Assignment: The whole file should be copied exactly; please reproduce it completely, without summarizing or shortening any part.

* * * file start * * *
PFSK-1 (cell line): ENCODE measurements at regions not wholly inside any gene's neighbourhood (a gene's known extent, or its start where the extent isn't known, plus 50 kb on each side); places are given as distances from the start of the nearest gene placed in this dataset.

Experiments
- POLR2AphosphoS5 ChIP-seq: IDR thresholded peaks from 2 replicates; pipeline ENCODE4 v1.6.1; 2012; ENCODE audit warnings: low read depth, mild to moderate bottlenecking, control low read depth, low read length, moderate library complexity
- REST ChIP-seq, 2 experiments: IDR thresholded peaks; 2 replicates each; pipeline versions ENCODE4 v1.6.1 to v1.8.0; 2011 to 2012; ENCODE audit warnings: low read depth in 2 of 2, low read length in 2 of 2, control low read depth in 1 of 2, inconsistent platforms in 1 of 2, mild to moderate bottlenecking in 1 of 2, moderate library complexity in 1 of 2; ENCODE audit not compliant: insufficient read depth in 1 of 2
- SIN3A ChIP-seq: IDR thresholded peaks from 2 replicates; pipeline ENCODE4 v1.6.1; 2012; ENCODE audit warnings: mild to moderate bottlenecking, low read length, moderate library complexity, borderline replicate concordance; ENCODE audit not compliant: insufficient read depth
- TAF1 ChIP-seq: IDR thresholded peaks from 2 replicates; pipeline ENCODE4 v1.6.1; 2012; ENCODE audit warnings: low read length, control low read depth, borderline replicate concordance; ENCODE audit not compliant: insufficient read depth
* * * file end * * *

PFSK-1 (cell line): ENCODE measurements at regions not wholly inside any gene's neighbourhood (a gene's known extent, or its start where the extent isn't known, plus 50 kb on each side); places are given as distances from the start of the nearest gene placed in this dataset.

Experiments
- POLR2AphosphoS5 ChIP-seq: IDR thresholded peaks from 2 replicates; pipeline ENCODE4 v1.6.1; 2012; ENCODE audit warnings: low read depth, mild to moderate bottlenecking, control low read depth, low read length, moderate library complexity
- REST ChIP-seq, 2 experiments: IDR thresholded peaks; 2 replicates each; pipeline versions ENCODE4 v1.6.1 to v1.8.0; 2011 to 2012; ENCODE audit warnings: low read depth in 2 of 2, low read length in 2 of 2, control low read depth in 1 of 2, inconsistent platforms in 1 of 2, mild to moderate bottlenecking in 1 of 2, moderate library complexity in 1 of 2; ENCODE audit not compliant: insufficient read depth in 1 of 2
- SIN3A ChIP-seq: IDR thresholded peaks from 2 replicates; pipeline ENCODE4 v1.6.1; 2012; ENCODE audit warnings: mild to moderate bottlenecking, low read length, moderate library complexity, borderline replicate concordance; ENCODE audit not compliant: insufficient read depth
- TAF1 ChIP-seq: IDR thresholded peaks from 2 replicates; pipeline ENCODE4 v1.6.1; 2012; ENCODE audit warnings: low read length, control low read depth, borderline replicate concordance; ENCODE audit not compliant: insufficient read depth